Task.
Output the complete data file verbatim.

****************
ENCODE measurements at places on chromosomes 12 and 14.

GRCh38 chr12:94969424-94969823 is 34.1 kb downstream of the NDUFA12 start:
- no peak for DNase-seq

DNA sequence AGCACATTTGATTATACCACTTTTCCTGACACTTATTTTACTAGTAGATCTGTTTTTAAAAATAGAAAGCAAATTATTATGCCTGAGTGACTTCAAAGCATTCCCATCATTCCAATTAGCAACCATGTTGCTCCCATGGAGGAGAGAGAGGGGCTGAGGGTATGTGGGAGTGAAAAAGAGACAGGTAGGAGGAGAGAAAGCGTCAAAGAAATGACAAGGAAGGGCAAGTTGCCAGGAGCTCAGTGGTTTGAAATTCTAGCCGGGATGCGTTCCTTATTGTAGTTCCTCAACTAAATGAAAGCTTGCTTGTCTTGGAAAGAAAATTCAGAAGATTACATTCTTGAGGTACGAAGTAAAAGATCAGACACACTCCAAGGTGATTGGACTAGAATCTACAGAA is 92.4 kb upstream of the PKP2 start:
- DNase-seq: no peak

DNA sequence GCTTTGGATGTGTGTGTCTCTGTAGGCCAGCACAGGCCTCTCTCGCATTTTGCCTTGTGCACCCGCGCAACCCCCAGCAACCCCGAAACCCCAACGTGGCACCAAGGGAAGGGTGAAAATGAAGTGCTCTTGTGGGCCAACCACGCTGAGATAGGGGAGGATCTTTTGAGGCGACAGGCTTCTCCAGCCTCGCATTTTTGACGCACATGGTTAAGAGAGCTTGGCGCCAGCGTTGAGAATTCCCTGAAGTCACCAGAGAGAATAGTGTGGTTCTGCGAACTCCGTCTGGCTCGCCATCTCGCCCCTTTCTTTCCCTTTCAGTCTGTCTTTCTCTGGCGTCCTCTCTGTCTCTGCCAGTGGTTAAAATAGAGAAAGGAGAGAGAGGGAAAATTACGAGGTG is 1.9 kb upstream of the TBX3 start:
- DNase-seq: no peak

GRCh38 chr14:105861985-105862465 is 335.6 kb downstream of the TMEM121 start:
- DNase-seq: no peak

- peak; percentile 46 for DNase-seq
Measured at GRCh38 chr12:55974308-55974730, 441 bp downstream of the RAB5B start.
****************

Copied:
ENCODE measurements at places on chromosomes 12 and 14.

GRCh38 chr12:94969424-94969823 is 34.1 kb downstream of the NDUFA12 start:
- no peak for DNase-seq

DNA sequence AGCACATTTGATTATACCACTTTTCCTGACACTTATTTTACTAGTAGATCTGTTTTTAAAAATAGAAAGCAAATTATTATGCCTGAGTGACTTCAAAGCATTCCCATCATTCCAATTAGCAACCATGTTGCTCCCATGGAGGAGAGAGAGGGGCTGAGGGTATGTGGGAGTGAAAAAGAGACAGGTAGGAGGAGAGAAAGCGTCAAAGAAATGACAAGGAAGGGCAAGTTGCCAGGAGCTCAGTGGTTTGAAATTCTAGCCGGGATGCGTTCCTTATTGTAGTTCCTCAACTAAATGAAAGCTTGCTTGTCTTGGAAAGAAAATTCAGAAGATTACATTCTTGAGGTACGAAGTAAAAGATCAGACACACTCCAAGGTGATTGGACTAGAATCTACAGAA is 92.4 kb upstream of the PKP2 start:
- DNase-seq: no peak

DNA sequence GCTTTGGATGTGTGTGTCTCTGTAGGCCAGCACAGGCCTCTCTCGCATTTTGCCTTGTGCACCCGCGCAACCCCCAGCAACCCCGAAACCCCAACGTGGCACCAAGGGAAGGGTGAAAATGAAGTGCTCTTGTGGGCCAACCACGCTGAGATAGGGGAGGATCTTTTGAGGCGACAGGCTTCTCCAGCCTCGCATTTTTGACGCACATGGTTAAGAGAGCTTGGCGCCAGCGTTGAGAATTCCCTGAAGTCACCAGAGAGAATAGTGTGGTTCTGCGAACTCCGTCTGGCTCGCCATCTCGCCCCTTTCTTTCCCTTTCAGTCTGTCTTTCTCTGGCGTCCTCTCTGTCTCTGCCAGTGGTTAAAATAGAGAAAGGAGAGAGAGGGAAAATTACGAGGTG is 1.9 kb upstream of the TBX3 start:
- DNase-seq: no peak

GRCh38 chr14:105861985-105862465 is 335.6 kb downstream of the TMEM121 start:
- DNase-seq: no peak

- peak; percentile 46 for DNase-seq
Measured at GRCh38 chr12:55974308-55974730, 441 bp downstream of the RAB5B start.